Hello reader, my name is Claudio, Claudio Gonzalez. And you are?
We were just talking about the stag. . .I wasn’t there (too many coupons spent at the bar the evening before) but witnesses described the scene: It was just after 8AM when the deer appeared; its prodigious horns wrapped by the early morning mist. The stag stood in front of an enormous statue of George III on horseback. Despite the sculptor’s best efforts, however, the deer thoroughly outshone the monarch.
That was the last morning of the trip. Two days earlier, the Weidfenfeld-Hoffmann Trust scholars arrived at Cumberland Lodge for what was to be a jam-packed series of events: public speaking training, networking coaching, resume-writing exercises and most importantly, several WHT Enterprise Challenge pitches to an expert panel of business and thought leaders.
First came the public speaking training. After a brief introduction, we were assembled into small teams of three or four and proceeded to our corresponding working rooms. There, one by one, the facilitators pointed a camera at our noses and briskly snapped, “rolling”. An awkward silence set in. Then, sitting with a sloped back and gesturing with wild-waving arms, I faced the menacing camera and spoke at a pace so fast that only small phrases were decipherable, but the overall meaning of what I said was hidden. That wasn’t the worse part; We were then all forced to watch ourselves on camera. It was painful! After around of feedback from facilitators and colleagues alike, every second round speech improved very noticeably (in my room, June Samo was especially impressive).
A while later we all convened in the grandest room of the lodge, where those brave enough were invited to put their new-learned skills to practice in front of the larger group. There’s scant room here to go into the details but one speaker is worth highlighting: Samuel Taylor Tagore (née Kapil Yadav). Dancing across the room as he spoke, our Tagore deftly conveyed the autumn landscape giving birth to the winter scenery, contrasting it with the change from shy caterpillar into confident butterfly.
The next day the excellent Sue Tonks provided an insightful training on networking norms in the UK. But we were all mostly focused on the event that would take place later that night; the WHT Challenge pitches. When the time came, we all scrambled into the large room to face our colleagues and the expert panel. The projects were very diverse – from waste management in Ecuador to early education in Jordan – linked only by a clear social purpose. After every pitch came rounds of applause of varying length and excitement; as well as rounds of equally stringent questioning and supporting advice voiced by the panel. As with the speeches, there’s a lot to highlight here but only time for one notable mention. Project Dastaan, spearheaded by Saadia Gardezi together with a group of five WHT scholars which proposes to use state of the art technology to soothe deeply entrenched wounds. It aims to use Virtual Reality to take Pakistanis and Indians on a tour of their pre-partition homes.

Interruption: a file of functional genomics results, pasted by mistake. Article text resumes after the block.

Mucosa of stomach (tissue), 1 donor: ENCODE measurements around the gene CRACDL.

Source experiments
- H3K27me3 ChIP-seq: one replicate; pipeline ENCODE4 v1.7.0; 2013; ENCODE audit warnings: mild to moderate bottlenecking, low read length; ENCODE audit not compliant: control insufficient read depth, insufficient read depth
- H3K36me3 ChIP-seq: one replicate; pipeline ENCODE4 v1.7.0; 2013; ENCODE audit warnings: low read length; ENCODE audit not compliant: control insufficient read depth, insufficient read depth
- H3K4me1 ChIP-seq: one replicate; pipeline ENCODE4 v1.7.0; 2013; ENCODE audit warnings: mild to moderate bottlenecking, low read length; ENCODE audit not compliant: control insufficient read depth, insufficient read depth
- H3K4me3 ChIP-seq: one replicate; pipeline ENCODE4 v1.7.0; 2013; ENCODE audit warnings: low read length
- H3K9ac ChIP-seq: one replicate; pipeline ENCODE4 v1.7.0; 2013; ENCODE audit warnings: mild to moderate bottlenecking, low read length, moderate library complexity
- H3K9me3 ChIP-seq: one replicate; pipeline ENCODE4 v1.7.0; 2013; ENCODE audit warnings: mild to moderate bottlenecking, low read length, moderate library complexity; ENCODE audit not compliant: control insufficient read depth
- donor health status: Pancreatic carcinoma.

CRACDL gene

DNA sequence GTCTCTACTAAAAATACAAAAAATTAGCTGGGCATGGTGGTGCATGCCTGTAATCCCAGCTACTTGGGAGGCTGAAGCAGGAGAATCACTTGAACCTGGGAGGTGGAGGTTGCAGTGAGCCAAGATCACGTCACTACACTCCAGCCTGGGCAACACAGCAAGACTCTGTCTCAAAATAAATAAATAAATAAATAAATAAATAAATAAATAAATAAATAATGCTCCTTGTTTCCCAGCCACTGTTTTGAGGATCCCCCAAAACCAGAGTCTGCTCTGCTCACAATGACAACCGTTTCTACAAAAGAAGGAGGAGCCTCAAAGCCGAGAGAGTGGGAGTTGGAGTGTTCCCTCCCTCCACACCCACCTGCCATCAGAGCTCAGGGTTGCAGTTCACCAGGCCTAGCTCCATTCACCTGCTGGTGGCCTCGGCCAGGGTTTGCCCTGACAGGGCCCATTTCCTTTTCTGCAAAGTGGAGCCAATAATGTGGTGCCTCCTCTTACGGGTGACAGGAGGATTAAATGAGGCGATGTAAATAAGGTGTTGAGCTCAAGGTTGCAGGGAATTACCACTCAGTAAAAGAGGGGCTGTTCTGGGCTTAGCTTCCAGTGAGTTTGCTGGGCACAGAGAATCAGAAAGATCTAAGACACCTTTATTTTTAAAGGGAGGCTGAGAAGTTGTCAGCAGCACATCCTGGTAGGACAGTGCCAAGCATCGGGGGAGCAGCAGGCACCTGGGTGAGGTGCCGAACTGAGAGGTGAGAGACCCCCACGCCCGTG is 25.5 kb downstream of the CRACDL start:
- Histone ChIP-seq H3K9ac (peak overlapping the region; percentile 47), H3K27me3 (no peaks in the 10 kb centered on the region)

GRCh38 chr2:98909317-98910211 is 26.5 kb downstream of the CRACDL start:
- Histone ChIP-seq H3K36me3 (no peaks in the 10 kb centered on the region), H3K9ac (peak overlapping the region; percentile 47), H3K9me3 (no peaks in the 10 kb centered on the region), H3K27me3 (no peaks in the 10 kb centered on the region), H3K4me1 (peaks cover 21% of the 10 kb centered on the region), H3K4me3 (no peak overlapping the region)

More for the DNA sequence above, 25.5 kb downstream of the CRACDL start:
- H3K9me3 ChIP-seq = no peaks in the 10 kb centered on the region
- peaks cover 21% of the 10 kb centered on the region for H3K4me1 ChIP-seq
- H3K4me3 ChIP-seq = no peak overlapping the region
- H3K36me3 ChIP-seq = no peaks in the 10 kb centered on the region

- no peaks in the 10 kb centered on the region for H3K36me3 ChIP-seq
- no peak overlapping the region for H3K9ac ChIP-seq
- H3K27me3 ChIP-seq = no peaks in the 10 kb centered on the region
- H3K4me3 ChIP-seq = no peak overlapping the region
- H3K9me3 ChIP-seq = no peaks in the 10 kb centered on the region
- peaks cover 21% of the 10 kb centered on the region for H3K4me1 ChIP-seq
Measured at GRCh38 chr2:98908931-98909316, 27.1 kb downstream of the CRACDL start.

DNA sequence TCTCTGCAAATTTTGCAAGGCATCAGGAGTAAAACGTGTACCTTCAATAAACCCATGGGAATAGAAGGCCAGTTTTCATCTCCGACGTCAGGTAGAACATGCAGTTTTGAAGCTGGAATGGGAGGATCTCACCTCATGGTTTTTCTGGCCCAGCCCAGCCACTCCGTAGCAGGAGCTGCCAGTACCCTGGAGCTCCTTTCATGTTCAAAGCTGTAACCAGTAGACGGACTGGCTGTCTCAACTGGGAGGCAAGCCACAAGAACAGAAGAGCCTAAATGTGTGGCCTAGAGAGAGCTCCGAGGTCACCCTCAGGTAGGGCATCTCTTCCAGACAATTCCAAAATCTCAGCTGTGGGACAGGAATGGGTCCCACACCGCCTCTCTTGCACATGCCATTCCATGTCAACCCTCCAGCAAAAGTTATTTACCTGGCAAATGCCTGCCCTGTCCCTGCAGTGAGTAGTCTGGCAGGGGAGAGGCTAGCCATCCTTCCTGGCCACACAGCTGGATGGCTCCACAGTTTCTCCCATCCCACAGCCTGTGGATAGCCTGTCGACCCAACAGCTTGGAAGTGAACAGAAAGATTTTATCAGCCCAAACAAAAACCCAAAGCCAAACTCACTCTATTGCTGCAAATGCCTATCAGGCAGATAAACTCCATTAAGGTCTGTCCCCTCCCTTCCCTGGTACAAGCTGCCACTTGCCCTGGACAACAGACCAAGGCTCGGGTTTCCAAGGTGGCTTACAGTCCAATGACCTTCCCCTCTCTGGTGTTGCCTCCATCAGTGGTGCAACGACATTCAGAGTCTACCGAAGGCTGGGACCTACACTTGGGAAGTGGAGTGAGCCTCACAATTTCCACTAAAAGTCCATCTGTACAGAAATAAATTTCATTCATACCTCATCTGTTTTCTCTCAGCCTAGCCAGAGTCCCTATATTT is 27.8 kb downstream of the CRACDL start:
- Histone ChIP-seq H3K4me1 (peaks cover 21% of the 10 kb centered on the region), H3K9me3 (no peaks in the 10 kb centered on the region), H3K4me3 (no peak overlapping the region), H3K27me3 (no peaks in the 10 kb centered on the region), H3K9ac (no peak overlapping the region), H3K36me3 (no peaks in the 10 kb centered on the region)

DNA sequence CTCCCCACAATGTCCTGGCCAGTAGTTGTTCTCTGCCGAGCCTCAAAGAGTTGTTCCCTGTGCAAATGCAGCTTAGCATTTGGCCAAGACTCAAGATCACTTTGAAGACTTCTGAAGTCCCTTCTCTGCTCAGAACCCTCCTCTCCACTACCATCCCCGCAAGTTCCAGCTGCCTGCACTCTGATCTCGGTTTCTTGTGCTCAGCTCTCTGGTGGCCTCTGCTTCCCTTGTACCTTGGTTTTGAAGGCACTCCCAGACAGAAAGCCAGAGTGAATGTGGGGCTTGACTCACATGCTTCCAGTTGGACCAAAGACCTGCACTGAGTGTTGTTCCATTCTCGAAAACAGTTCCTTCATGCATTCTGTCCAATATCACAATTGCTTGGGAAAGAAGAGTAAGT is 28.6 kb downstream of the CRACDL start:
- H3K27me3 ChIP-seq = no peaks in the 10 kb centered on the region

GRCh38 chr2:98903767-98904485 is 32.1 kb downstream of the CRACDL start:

After dinner that night, the scholars once again came together in the large room, this time to exchange Christmas gifts. Predictably, the most common gifts were books (among them were Alice in Wonderland, Red Rising, El Señor Presidente, and The Choice). Less predictably, the second most common gift was stroop waffles (Dutch cookies). The evening was then carried forward by Zuzana Hlavkova leading on the piano, accompanied by Ramón Narváez on the guitar, and Moshin Ali Mustafa on surprisingly smooth vocals. The group fizzled after awhile, but some moved slowly underground, struggling to match David Hernández at Despacito. Witnesses of that scene were remiss to share the highlights.
The last morning of the trip some woke-up early to walk to the statue with the stag; others lay in their comfy rooms an extra hour. Then, we all hesitantly packed into the coach that would take us to Windsor Castle en route to Oxford. As we watched Cumberland Lodge disappear behind us, Alfredo Ortega got it exactly right when he said that, “Being here is like a feeling of nostalgia for a moment that hasn’t passed.”